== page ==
In the UK, estimates of SOC sequestration rates under SRWCs were based on willow and poplar plantations that were coppiced for varying time periods at three sites [42]. The average annual increase in SOC under SRWCs was estimated at between 1.2% and 2.2% [43]. In a study of three mixed poplar, aspen and willow plantation sites across Germany, substantial increases in SOC (0.1 to 0.6 Mg C ha-1 yr-1) in the upper surface soil were observed after seven to nine years [44]. For much of Europe, research investigating potential SOC sequestration under SRWCs is still in its infancy.

According to [41], SRWCs should be grown in marginal and degraded lands where there will be greater accumulation of SOC rather than in croplands or natural forests. However, [45] argue that perennial WSGs may be more suitable for C sequestration since SRWCs take time for canopy closure, making soil more prone to SOC loss. If a management strategy increases the above- and belowground biomass, then a net gain in SOC sequestration can result.

2.1.3. Greenhouse gas mitigation potential

In contrast to row crops, evidence shows that biofuels from perennial WSGs and SRWCs have a positive GHG mitigation potential. Carbon sequestration associated with bioenergy-based cropping systems could potentially offset 1 to 2 Pg C yr−1 globally [46]. Three GHGs: CO2, N2O and CH4 contribute directly to the GHG emission balance of cropping systems [47]. Nitrous oxide is produced in soils mostly through nitrification and denitrification. The majority of agricultural soils are minor sinks or sources of CH4 [48]. Carbon dioxide emissions come from diesel fuel used in farm operations and during the manufacture of agricultural machinery, seed, and agrochemicals. Accounting for the GHG emission balance of bioenergy cropping systems entails evaluating their net impact on all emissions associated directly and indirectly to bioenergy feedstock production [1].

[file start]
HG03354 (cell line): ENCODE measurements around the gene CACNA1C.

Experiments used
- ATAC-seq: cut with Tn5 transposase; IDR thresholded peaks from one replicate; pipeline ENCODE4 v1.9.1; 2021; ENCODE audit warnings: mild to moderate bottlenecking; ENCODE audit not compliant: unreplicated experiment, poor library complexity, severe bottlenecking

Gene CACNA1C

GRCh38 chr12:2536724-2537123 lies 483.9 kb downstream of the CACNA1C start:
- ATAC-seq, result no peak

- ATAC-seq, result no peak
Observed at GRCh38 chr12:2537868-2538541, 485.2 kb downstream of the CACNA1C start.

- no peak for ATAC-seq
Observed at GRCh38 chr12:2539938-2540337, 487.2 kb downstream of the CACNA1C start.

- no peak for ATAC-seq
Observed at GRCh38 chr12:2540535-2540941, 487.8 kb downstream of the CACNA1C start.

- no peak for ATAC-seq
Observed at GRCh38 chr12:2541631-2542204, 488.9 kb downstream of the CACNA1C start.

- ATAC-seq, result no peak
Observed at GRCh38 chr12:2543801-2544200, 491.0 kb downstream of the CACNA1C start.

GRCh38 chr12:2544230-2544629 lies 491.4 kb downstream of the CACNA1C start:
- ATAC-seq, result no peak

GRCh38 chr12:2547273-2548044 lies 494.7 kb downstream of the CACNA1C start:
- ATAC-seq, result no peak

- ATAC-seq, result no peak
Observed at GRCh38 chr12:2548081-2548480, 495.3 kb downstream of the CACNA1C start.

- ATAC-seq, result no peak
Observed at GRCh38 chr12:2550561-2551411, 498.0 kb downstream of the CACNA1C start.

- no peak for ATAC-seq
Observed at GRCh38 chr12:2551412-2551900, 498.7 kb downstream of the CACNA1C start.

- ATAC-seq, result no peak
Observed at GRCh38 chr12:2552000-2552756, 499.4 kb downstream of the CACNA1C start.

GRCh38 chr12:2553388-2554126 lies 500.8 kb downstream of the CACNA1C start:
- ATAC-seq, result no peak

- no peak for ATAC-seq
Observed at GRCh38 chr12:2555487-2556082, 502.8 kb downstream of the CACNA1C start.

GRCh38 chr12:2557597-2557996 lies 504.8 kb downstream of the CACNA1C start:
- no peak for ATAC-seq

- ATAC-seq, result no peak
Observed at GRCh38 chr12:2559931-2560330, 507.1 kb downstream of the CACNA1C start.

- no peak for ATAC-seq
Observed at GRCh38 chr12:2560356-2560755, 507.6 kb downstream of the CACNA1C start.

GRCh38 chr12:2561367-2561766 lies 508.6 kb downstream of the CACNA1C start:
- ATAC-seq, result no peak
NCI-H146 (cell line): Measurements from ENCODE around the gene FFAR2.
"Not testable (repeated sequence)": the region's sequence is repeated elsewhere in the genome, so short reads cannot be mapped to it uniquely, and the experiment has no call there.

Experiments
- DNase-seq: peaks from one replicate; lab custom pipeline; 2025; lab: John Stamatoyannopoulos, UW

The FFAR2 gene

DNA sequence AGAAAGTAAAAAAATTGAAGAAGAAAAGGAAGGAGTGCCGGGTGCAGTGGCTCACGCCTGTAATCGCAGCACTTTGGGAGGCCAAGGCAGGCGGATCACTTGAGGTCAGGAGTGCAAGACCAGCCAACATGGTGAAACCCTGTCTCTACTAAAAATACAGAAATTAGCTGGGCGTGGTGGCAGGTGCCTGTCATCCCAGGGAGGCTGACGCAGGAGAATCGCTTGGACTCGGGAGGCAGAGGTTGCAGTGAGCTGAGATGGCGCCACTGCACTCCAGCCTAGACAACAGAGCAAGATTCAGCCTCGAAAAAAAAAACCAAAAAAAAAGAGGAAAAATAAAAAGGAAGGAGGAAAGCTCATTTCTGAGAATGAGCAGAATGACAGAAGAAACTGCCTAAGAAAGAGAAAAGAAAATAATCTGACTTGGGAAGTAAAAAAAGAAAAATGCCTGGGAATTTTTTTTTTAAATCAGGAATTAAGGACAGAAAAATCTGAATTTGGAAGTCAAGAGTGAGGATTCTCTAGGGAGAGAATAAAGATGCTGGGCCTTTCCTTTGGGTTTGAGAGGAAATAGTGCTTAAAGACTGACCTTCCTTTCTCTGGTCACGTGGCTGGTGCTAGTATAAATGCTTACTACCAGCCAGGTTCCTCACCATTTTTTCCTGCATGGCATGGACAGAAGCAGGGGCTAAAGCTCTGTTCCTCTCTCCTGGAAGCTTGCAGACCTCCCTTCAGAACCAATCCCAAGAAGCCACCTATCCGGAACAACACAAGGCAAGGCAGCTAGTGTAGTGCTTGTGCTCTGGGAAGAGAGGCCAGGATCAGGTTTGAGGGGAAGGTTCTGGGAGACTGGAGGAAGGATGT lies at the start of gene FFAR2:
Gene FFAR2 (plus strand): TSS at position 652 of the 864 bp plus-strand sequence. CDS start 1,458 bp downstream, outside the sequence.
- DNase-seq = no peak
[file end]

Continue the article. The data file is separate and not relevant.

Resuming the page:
In the US, 60 million (M) ha of land is potentially available for conversion to bioenergy plantations. The conversion to bioenergy crops could mitigate C emissions at a rate 5.4 Mg C ha−1 yr−1. On 60 M ha, that would represent 324 Tg C yr−1, which is equivalent to a 20% reduction from current fossil-fuel CO2 emissions [39]. In one study it was estimated that SRWCs sequester soil C at an average rate of 0.7 Mg C ha-1 yr-1 (Table 2). In addition, SRWCs could also generate substantial reductions in fertilizer and fuel use, reducing CO2 and N2O emissions, for a net GHG mitigation potential of 1.1 Mg C ha-1 yr-1. Accordingly, as much as 40 M ha of highly eroded, degraded or mined lands in the US could be planted with SRWCs with limited negative impact on the production of key food and fiber crops [49].

GHG category Switch to short rotation woody crops
Number of observations 35
Mg C ha-1 yr-1
Soil carbon 0.7 (-2.1 to 3.6)
Nitrous oxide 0.2
Methane no data
Process and upstream emissions 0.2
Sum of GHGs 1.2 (-1.6 to 4.0)
Maximum U.S. applicable area, M ha 40